From the Seattle Post-Intelligencer:
Fort Lewis this week will become ground zero for the peace movement. Activists have called for a national day of action today, when the court-martial of 28-year-old 1st Lt. Ehren Watada begins.
In the past year, Watada has become a lightning rod for the anti-war movement as the only known U.S. military officer to publicly refuse to be sent to Iraq. Peace groups and such celebrity activists as Susan Sarandon and Martin Sheen have taken up the lieutenant’s cause.
Watada has stated that the war in Iraq is illegal and that he is duty-bound as an officer under international and military conventions to refuse unlawful orders. But his views against the war will mean little at his court-martial. A judge already has ruled that Watada cannot question the war’s legality as a defense.
When I joined the Army in the 1980s, the hardest question with which I grappled was a variation on this theme: What would I do if sent to support a military action I did not support. It never came up, but it was important to understand before signing on the proverbial dotted line.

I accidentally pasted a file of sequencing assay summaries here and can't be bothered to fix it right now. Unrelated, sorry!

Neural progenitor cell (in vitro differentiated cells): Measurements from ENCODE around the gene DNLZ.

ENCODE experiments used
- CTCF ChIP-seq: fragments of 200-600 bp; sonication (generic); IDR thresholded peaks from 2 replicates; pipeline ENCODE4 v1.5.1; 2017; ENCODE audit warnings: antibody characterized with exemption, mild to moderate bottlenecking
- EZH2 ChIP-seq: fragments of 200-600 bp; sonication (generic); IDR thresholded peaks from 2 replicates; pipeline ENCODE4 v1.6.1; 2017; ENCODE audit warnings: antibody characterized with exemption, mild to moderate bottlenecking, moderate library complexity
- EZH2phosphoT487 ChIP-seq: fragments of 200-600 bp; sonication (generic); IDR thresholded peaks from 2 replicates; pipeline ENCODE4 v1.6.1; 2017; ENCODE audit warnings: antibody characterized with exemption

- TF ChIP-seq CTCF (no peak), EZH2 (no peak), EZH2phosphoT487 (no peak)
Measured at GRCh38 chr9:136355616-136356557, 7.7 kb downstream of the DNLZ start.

Military service isn’t some trivial pursuit or an easy way to pick up some college funding.
I have to assume Lt. Watada asked himself the same questions, so I’m having trouble seeing how, in an all-volunteer military, this lieutenant can object to deployment on the grounds of the war’s legality.
Furthermore, if a judge has already ruled that he cannot, in fact, use that as his defense, this looks to be a foregone conclusion.
For all the similarities, both real and imagined, this is one of the ways Iraq is not Vietnam.
(Cross-posted at The Moderate Voice)